[Salton 1983] Salton, G.; and McGill, M.J., Introduction to Modern Information Retrieval, McGraw Hill; (New York, 1983).

[Salton 1988] Salton, G., Automatic Text Processing, Addison-Wesley (Reading, 1988).

[Salton 1992] Salton, G., The state of retrieval system evaluation, Information Processing & Management, Vol 28 No 4, pp. 441-449 (1992).

[NIST 2000] National Institute of Standards and Technology, Text Retrieval Conference 9 https://trec.nist.gov/pubs/trec9/t9_proceedings.html

[Willet 1985] Willett, P., An algorithm for calculation of exact term discrimination vales, Information Processing and Management, Vol 21, No. 3, pp 225-232 (1985).


Information Storage and Retrieval Videos


  1. Part 1
    https://www.youtube.com/watch?v=i-Lvxj6-cAQ

  2. Part 2
    https://www.youtube.com/watch?v=Xh-bwnKcT3w

  3. Part 3
    https://www.youtube.com/watch?v=y1e_FZ9A_-M

  4. Zipf's Law
    https://www.youtube.com/watch?v=omz_a5ydyb0

  5. Vector Space Model
    https://www.youtube.com/watch?v=5kkismynHlo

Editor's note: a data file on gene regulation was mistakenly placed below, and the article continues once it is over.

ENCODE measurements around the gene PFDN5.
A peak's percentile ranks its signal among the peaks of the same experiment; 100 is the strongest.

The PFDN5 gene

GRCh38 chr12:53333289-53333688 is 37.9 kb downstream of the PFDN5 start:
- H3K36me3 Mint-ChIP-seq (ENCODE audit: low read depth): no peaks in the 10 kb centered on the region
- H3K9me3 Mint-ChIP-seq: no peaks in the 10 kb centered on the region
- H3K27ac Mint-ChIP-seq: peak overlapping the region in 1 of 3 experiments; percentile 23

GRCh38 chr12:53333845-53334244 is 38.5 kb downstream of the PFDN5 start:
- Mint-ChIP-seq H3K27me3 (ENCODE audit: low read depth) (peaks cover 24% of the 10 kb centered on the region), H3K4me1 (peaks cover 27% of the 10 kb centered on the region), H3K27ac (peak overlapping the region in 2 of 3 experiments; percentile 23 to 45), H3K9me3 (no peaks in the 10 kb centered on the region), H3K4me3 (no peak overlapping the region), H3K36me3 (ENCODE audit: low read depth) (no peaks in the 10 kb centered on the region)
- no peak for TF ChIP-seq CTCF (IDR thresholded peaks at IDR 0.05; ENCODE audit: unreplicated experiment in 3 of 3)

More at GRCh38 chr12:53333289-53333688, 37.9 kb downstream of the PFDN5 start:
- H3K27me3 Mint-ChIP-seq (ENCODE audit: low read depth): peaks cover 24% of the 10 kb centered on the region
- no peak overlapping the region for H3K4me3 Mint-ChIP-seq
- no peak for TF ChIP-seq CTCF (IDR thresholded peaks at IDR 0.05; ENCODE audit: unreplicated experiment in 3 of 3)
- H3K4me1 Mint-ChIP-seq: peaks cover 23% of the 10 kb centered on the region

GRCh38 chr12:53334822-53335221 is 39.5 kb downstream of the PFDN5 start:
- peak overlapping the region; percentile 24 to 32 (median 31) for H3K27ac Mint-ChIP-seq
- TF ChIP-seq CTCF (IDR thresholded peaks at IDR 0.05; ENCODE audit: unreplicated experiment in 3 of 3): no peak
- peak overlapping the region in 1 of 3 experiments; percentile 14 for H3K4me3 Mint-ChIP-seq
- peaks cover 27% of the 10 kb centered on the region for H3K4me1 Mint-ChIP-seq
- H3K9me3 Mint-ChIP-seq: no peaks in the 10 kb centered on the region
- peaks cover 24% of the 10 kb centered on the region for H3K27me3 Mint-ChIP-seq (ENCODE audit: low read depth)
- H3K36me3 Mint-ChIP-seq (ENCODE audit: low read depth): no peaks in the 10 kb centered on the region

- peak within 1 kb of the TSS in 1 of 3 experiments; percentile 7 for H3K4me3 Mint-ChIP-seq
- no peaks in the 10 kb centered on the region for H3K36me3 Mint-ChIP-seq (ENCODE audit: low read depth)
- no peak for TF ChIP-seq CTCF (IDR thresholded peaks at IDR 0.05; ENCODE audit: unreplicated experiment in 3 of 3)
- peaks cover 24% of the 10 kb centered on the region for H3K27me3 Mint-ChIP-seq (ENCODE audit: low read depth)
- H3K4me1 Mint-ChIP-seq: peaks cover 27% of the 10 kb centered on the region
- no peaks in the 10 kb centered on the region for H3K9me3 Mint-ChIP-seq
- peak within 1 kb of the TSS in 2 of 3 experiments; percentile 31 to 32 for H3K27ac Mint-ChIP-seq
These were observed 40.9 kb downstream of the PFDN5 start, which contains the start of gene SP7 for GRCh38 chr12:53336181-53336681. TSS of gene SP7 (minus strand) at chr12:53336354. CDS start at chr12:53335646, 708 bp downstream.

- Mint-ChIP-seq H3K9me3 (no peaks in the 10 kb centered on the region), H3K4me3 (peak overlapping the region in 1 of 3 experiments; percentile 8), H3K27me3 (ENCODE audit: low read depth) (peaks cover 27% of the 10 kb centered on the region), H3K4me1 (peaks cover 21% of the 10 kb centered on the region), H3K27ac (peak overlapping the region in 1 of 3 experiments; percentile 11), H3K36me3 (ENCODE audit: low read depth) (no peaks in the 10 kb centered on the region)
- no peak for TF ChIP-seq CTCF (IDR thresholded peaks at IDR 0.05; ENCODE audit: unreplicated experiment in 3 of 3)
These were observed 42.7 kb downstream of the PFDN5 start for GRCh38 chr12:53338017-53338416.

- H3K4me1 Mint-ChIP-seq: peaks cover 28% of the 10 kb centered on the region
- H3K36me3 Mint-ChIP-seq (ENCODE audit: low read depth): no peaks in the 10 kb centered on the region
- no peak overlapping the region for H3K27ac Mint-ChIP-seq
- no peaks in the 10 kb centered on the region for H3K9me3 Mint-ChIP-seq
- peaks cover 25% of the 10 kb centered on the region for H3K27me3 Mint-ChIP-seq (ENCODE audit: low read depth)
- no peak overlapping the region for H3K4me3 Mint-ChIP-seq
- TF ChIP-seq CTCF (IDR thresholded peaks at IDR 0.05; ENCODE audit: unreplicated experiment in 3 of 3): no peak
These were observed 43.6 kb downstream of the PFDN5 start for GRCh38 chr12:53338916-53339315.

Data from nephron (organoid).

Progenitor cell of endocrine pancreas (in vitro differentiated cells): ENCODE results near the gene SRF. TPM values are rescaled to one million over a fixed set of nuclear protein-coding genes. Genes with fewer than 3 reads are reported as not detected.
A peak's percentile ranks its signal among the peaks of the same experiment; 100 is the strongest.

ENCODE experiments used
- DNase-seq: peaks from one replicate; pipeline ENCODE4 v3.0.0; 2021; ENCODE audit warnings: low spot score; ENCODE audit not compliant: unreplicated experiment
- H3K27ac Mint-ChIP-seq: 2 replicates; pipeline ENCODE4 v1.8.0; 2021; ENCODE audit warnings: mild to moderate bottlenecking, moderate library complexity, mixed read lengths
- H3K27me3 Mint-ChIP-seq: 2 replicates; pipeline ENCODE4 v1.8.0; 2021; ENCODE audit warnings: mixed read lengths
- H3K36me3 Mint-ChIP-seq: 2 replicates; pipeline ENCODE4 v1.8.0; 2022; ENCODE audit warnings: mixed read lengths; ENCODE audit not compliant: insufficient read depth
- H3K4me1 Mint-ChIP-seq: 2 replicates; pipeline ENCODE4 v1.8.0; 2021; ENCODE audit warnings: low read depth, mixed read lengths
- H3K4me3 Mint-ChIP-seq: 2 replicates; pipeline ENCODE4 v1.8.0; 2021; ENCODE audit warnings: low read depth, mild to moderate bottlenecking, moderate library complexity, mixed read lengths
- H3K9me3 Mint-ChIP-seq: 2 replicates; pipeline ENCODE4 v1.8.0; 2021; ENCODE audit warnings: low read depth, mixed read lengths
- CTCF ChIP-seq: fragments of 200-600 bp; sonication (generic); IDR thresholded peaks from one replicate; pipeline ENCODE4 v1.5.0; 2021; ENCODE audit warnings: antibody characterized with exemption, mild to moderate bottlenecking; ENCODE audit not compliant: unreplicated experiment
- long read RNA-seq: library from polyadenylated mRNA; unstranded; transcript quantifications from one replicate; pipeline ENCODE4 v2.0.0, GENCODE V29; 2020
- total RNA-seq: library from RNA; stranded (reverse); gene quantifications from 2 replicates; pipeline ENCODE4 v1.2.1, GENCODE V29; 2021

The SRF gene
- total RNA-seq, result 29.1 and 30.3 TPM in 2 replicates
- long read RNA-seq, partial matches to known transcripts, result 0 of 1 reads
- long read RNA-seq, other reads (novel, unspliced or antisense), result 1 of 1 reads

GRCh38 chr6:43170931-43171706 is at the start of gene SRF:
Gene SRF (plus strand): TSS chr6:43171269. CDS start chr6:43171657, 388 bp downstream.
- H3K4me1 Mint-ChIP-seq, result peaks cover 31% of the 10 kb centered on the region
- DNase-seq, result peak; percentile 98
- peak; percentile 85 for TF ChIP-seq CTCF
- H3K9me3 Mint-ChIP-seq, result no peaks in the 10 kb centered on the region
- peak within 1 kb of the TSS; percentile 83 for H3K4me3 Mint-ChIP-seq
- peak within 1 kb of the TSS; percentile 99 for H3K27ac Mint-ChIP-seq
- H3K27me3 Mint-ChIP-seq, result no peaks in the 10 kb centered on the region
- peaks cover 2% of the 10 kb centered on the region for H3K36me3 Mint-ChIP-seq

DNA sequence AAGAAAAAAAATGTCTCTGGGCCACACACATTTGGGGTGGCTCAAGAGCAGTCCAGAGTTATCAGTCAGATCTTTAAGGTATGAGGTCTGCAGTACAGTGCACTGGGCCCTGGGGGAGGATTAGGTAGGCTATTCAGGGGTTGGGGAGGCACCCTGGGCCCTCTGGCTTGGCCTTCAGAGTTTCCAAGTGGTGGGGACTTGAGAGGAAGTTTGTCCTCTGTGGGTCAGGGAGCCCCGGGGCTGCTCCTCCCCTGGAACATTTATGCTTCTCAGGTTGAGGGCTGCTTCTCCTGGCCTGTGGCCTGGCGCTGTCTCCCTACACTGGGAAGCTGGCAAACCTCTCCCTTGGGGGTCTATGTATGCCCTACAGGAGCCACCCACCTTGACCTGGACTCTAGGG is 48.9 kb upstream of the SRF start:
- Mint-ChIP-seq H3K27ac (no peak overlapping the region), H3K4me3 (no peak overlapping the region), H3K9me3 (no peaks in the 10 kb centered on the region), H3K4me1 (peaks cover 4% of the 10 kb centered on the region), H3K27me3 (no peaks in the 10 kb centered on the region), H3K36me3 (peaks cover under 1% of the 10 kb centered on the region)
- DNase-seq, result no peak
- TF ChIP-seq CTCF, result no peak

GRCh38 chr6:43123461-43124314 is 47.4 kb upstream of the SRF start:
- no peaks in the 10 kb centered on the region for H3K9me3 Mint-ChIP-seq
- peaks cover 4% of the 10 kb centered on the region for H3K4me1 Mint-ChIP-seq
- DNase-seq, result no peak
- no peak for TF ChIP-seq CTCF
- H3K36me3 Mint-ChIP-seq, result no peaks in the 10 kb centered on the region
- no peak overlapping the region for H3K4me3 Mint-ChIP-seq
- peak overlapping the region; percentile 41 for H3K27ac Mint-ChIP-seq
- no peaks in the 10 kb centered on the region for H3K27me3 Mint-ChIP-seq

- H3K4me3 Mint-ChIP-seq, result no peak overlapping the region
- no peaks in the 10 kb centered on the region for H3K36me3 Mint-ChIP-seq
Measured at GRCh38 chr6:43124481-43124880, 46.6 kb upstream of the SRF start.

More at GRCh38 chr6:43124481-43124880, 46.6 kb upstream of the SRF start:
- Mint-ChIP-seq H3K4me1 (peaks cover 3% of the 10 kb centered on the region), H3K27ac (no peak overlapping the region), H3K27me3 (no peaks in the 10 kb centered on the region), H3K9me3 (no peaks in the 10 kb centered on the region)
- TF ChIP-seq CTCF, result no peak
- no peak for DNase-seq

6. Vector Space Model Matrices
    https://www.youtube.com/watch?v=eiSxFAWRkis

  7. Kwic/Kwoc indices, stop lists and stemming
    https://www.youtube.com/watch?v=Vhj2ZRCgMDE

  8. Reducing the collection to word stems
    https://www.youtube.com/watch?v=BWmHJynIQfg

  9. Word pruning based on frequency
    https://www.youtube.com/watch?v=9mMmL70hPTU

  10. Document Term Matrix
    https://www.youtube.com/watch?v=zb4fvSY4-U0

  11. Global Array Overview
    https://www.youtube.com/watch?v=izhH68xXirc

  12. The Big Picture
    https://www.youtube.com/watch?v=yeI45tOQyYo

  13. Term Normailization and Weights
    https://www.youtube.com/watch?v=jEDJ3qgmoz0

  14. Parallel Processing
    https://www.youtube.com/watch?v=nkmAyP6bsyQ

  15. Term-Term Matrix Overview
    https://www.youtube.com/watch?v=YWEziRZC7g0

  16. Term-Term Matrix Calculation
    https://www.youtube.com/watch?v=catIUBRHCGM

  17. Term-Term Matrix for Full Collection
    https://www.youtube.com/watch?v=2FWMsNU-Zng

  18. Pruning the Document-Term Matrix
    https://www.youtube.com/watch?v=xfWw-V0eotY

  19. Inverse Document Frequencies
    https://www.youtube.com/watch?v=iHPwftg_PlI

  20. Weighting Terms in Documents
    https://www.youtube.com/watch?v=2zeqx5MSu3s

  21. Building a MeSH Tree
    https://www.youtube.com/watch?v=ObUAklaia1Y

  22. MeSH Tree Print Programs
    https://www.youtube.com/watch?v=x7ZVnYeQROc

  23. MeSH Index Program
    https://www.youtube.com/watch?v=6w4PpEU9EBM

  24. MeSH Titles Program
    https://www.youtube.com/watch?v=GA3xneZNHPY

  25. Find MeSH Terms and Sub-Terms
    https://www.youtube.com/watch?v=3ZOiN5ZF7MQ